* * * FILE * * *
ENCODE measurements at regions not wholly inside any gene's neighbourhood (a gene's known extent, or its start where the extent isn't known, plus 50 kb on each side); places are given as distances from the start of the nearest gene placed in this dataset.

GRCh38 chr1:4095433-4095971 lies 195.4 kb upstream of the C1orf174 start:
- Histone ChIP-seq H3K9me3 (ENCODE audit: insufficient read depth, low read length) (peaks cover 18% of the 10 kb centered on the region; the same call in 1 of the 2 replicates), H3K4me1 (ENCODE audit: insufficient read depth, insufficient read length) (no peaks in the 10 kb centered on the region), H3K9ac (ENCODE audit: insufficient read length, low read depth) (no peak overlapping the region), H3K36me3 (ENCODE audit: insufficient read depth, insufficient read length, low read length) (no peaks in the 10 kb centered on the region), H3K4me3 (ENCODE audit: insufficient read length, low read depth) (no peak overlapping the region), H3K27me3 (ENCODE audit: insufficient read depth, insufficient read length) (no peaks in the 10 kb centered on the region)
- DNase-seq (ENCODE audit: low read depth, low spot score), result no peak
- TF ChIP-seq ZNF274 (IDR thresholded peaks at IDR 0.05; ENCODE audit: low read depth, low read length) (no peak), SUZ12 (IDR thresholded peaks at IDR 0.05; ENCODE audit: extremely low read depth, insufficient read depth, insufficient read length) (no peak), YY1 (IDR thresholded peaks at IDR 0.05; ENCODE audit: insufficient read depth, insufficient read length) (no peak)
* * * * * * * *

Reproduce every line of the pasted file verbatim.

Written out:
ENCODE measurements at regions not wholly inside any gene's neighbourhood (a gene's known extent, or its start where the extent isn't known, plus 50 kb on each side); places are given as distances from the start of the nearest gene placed in this dataset.

GRCh38 chr1:4095433-4095971 lies 195.4 kb upstream of the C1orf174 start:
- Histone ChIP-seq H3K9me3 (ENCODE audit: insufficient read depth, low read length) (peaks cover 18% of the 10 kb centered on the region; the same call in 1 of the 2 replicates), H3K4me1 (ENCODE audit: insufficient read depth, insufficient read length) (no peaks in the 10 kb centered on the region), H3K9ac (ENCODE audit: insufficient read length, low read depth) (no peak overlapping the region), H3K36me3 (ENCODE audit: insufficient read depth, insufficient read length, low read length) (no peaks in the 10 kb centered on the region), H3K4me3 (ENCODE audit: insufficient read length, low read depth) (no peak overlapping the region), H3K27me3 (ENCODE audit: insufficient read depth, insufficient read length) (no peaks in the 10 kb centered on the region)
- DNase-seq (ENCODE audit: low read depth, low spot score), result no peak
- TF ChIP-seq ZNF274 (IDR thresholded peaks at IDR 0.05; ENCODE audit: low read depth, low read length) (no peak), SUZ12 (IDR thresholded peaks at IDR 0.05; ENCODE audit: extremely low read depth, insufficient read depth, insufficient read length) (no peak), YY1 (IDR thresholded peaks at IDR 0.05; ENCODE audit: insufficient read depth, insufficient read length) (no peak)